Groovy itself has been running on AppEngine since its launch, but we had to make a few tweaks here and there in Grails to make Grails applications run on AppEngine.
Included in this is the introduction of an AppEngine plugin which replaces Hibernate with JDO (and soon JPA) for persistence in order to take advantage of Google’s DataStore API. The AppEngine plugin also integrates the AppEngine development environment with Grails so that you can run your Grails application locally inside the AppEngine container whilst still benefiting from hot reloading support.
As with many things in Grails the ease of use is something best demonstrated visually, hence we have prepared a screencast demonstrating creating a Grails application and deploying to Google AppEngine using the AppEngine plugin. Simply click on the image below to start the screencast:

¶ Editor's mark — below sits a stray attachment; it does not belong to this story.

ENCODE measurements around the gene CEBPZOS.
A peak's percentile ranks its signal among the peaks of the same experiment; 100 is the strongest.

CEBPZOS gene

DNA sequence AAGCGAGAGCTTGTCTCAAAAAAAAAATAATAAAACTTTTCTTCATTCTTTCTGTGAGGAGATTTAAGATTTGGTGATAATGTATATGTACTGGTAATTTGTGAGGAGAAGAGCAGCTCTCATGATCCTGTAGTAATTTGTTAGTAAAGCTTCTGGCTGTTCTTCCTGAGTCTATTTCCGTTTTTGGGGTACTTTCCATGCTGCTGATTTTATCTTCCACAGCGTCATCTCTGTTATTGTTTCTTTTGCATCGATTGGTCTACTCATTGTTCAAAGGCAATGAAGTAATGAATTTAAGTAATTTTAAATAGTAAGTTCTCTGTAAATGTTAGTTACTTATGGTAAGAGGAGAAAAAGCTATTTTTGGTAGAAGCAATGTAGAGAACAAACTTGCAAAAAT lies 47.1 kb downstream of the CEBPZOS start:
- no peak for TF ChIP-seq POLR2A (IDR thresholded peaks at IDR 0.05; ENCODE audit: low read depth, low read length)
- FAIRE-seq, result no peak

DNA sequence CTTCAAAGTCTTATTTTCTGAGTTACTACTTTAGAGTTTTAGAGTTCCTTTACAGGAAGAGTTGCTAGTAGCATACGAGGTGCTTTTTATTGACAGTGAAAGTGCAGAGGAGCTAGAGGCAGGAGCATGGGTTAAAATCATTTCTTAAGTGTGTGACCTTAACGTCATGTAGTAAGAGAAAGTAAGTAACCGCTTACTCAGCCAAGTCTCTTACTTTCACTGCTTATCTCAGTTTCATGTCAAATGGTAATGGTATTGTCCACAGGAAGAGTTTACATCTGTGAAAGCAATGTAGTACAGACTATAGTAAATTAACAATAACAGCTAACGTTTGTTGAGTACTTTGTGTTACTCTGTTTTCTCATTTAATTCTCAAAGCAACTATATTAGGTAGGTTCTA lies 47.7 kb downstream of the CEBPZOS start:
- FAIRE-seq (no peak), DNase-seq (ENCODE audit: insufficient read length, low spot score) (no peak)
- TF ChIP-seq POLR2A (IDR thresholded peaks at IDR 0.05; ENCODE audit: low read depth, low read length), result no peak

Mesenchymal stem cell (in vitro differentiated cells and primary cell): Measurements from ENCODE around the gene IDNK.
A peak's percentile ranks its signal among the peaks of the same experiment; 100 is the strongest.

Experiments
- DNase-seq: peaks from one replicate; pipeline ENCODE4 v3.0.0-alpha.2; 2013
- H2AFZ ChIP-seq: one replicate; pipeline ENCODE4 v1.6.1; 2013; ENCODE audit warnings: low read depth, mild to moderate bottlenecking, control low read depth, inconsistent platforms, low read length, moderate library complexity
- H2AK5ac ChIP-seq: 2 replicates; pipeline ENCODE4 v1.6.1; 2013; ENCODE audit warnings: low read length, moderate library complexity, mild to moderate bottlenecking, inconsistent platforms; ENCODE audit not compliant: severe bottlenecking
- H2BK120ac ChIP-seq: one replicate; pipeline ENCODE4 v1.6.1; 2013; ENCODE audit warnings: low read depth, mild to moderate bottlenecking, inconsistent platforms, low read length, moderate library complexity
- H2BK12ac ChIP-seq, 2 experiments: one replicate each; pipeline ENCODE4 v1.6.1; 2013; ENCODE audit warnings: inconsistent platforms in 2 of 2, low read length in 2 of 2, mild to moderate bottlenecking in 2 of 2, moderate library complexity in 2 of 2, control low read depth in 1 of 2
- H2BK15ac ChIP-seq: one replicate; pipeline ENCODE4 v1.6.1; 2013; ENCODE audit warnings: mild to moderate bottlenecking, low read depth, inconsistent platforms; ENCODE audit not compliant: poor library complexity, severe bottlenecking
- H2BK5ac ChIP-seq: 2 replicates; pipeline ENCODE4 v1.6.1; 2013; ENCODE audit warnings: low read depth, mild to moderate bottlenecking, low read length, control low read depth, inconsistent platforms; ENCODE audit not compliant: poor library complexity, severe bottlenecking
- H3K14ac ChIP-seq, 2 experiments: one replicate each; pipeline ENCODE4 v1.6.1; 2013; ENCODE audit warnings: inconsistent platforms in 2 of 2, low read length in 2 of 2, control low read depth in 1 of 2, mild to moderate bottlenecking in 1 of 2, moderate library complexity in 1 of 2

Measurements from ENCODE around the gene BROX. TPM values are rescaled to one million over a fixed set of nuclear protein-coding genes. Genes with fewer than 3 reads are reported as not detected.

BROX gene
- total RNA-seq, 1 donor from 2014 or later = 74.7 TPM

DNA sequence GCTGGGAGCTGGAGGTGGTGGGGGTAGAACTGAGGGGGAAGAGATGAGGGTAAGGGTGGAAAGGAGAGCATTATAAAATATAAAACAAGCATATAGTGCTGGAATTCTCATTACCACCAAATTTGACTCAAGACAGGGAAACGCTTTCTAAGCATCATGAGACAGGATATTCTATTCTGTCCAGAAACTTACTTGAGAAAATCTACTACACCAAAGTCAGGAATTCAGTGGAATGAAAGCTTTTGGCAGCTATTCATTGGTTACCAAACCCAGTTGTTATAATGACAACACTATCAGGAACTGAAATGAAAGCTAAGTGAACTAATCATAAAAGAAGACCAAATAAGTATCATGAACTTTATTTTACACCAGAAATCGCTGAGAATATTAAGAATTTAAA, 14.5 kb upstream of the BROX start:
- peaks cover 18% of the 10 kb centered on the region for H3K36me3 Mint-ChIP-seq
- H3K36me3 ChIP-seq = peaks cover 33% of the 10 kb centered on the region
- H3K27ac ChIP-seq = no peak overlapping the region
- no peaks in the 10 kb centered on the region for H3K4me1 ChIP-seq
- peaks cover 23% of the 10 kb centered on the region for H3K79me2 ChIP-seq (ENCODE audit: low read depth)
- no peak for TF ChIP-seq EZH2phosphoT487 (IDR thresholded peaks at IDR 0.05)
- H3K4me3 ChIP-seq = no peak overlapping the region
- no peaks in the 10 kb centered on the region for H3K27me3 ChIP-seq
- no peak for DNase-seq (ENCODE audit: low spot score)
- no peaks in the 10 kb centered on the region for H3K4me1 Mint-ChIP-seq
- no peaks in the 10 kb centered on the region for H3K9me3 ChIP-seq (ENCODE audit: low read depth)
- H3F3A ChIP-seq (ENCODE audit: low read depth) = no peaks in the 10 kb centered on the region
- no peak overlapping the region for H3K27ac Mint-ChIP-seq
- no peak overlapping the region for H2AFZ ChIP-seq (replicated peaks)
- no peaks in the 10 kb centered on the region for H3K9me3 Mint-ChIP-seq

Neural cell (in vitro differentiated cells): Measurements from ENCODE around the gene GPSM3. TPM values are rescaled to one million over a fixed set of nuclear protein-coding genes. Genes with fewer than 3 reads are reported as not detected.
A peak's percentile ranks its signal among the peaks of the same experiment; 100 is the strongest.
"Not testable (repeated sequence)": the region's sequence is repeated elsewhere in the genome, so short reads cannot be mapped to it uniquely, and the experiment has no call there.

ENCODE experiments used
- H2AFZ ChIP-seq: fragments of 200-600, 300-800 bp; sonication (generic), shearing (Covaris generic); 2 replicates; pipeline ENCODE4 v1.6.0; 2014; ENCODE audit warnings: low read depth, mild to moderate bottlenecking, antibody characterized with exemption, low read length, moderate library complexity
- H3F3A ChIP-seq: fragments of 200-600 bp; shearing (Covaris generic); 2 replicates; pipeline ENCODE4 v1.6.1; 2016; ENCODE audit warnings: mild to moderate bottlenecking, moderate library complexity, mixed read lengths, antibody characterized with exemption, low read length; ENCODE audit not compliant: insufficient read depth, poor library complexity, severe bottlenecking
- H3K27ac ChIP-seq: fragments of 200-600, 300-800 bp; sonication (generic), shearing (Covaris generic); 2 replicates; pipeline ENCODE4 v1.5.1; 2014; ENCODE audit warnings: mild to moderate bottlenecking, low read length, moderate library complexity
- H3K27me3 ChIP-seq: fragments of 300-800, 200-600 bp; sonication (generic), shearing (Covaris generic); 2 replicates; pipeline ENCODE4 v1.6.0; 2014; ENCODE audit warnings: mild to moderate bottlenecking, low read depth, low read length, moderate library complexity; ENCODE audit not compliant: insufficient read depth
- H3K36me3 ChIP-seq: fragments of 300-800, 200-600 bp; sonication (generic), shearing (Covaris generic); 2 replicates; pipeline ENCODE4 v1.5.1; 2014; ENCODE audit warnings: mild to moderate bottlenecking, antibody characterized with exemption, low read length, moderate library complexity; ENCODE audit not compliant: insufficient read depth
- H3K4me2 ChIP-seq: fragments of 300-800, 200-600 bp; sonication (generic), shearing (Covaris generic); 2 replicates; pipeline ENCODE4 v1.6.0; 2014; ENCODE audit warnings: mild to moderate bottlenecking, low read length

For even more information there are detailed step-by-step instructions on how to create and deploy a Grails application to Google AppEngine on the AppEngine plugin page.
The Grails and AppEngine combination is already the most productive combination you can use to deploy Java applications to AppEngine, but we are not finished yet. We are hard at work on building GORM-like abstractions over JPA and JDO in order to bring productivity enhancements to the AppEngine DataStore API and users of JPA/JDO in general.
Luckily since Groovy produces valid Java bytecode we are able to take advantage of all of the AppEngine features and tools such as the DataNucleus Enhancer. The ultimate goal is to make Grails the primary environment for building applications targeting the AppEngine Java SDK and a real viable alternative from a productivity standpoint to the Python SDK. What we have introduced today is a great step in that direction.